Cooling With Less Warming: NRDC, Manufacturers Agree on Phasing Out HFC Super-Pollutants in Building Chillers

This post coauthored with Alex Hillbrand

NRDC and the Air-Conditioning, Heating, and Refrigeration Institute (AHRI) agreed yesterday on a schedule for eliminating the use of super-potent climate-warming chemicals called hydrofluorocarbons (HFCs) in building water "chillers" - the air conditioning equipment used to cool most large buildings and also used in a variety of industrial processes.

The agreement with AHRI, the trade group of leading chiller manufacturers, will secure a big reduction in climate-warming emissions from a major class of cooling equipment, while creating incentives for the most energy-efficient, climate-friendly refrigerants and equipment designs.


Traditional Air Cooled Chiller (photo courtesy of Ingersoll Rand)

The NRDC/AHRI agreement, delivered yesterday to the Environmental Protection Agency, contains a joint recommendation that EPA set a deadline of 2025 for eliminating use of three HFC-containing refrigerants (R-134a, R-410A, and R-407C) in new chillers of all types and sizes. These range from small, packaged "scroll" rooftop chillers to large, custom-built "centrifugal" chillers in machine rooms or industrial facilities.

Carrying out one of the Obama administration's major climate protection initiatives, EPA is preparing regulations under the Clean Air Act's "Significant New Alternatives Policy" (SNAP) Program with deadlines for ending use of HFCs in applications where safer alternatives are available. EPA issued a first-round SNAP rule in July 2015. The second SNAP rule will cover more categories of equipment, including chillers, and will be proposed and finalized this year.

Chillers are commonly used to cool medium-sized and large commercial buildings. Currently, however, they rely on potent climate-warming HFCs that, themselves, vary in energy efficiency. Today's agreement sets a schedule for eliminating these heat-trapping HFCs from new chillers, opening the door to new refrigerants with significantly higher energy efficiency. New refrigerants with greater energy efficiency will mean that chillers consume less power, producing less carbon pollution at the power plant.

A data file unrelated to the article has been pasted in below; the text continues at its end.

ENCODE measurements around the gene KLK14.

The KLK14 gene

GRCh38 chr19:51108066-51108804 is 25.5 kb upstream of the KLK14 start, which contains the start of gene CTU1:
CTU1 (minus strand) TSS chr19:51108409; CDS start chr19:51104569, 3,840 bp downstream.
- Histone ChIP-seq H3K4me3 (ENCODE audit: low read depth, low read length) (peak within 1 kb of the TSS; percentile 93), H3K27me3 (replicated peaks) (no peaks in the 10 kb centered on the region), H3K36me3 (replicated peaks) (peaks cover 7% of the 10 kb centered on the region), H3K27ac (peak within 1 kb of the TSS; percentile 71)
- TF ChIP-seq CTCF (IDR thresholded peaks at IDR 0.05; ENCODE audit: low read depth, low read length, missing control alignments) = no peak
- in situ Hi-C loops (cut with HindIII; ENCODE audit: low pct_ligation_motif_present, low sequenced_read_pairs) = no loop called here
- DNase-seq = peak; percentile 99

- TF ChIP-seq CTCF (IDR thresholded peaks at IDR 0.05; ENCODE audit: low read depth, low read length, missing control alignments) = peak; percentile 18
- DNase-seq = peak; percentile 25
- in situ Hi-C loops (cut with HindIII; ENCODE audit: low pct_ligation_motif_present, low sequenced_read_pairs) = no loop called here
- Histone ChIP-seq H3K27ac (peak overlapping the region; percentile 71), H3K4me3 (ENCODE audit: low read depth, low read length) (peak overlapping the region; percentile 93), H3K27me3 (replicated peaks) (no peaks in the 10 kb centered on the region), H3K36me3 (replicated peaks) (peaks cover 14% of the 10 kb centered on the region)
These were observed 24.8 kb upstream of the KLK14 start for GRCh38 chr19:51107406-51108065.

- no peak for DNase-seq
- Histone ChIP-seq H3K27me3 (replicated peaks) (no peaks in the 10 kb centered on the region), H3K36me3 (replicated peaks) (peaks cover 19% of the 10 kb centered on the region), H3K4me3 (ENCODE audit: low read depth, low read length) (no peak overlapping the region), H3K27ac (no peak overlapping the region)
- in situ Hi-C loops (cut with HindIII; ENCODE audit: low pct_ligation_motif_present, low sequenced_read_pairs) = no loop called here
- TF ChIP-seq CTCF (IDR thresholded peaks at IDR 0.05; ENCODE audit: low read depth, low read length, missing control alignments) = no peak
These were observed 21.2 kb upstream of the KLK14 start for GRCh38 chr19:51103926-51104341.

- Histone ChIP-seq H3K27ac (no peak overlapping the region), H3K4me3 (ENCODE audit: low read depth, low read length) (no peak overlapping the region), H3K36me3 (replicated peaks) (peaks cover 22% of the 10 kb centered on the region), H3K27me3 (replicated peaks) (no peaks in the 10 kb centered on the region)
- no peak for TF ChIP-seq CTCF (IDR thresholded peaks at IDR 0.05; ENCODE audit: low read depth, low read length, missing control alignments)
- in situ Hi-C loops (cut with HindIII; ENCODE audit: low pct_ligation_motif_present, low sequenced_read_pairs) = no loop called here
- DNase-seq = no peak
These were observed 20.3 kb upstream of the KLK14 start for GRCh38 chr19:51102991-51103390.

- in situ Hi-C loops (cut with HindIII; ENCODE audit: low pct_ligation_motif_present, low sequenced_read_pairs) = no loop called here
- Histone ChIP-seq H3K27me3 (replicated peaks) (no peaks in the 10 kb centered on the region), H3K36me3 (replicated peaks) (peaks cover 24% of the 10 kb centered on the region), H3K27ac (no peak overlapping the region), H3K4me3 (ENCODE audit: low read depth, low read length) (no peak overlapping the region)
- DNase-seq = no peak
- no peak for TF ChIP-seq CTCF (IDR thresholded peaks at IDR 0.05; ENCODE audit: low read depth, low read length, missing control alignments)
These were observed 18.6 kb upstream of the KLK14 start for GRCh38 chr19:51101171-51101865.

NRDC petitioned EPA last year to complete the phase-out of R-134a, R-410A, and R-407C in new chillers by 2023. The manufacturers favored longer timelines, ending as late as 2030 for some types of equipment. Our agreement allows companies eight years to redesign their entire product lines, but both the industry and NRDC expect that many companies will start introducing new equipment with climate-friendlier refrigerants well before 2025.

The agreement also makes it more likely that manufacturers will move to refrigerants with near-zero heat-trapping potency and the highest energy efficiency, such as R-1234ze and R-1233zd, rather than adopting middle-range potency refrigerants such as R-513A and R-450A. The latter refrigerants (blends of low-potency hydrofluoroolefins (HFOs) with high-potency HFCs) have lower energy efficiency, lower cooling capacity, and higher heat-trapping potency than pure HFOs.

The agreement also helps ensure that EPA will ban all three high-potency refrigerants in all classes of chiller equipment. Chillers range widely in size, refrigerant, and technology, and industry's willingness to redesign even their most complex chillers within eight years is a strong indicator of their support for our shared climate goals.

By setting a single deadline, the agreement allows industry members to chart their own course to climate-friendlier product portfolios, while assuring product safety and manageable transition costs.

Our agreement comes as countries work toward an international agreement to phase down HFCs under the Montreal Protocol. The steps that the U.S. takes to phase down HFCs under the Clean Air Act give other countries confidence in our country's intentions, and help assure that American companies will lead the production of climate-friendly, energy-efficient products worldwide. By supporting our diplomatic efforts abroad with strong action at home, NRDC and AHRI hope to boost prospects for a strong Montreal Protocol agreement later this year.

About the Authors

David Doniger

Director, Climate & Clean Air program

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